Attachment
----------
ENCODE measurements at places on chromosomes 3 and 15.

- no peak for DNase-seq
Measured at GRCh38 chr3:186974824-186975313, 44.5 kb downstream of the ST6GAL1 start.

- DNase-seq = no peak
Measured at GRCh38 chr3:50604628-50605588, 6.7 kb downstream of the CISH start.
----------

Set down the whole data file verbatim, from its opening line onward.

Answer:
ENCODE measurements at places on chromosomes 3 and 15.

- no peak for DNase-seq
Measured at GRCh38 chr3:186974824-186975313, 44.5 kb downstream of the ST6GAL1 start.

- DNase-seq = no peak
Measured at GRCh38 chr3:50604628-50605588, 6.7 kb downstream of the CISH start.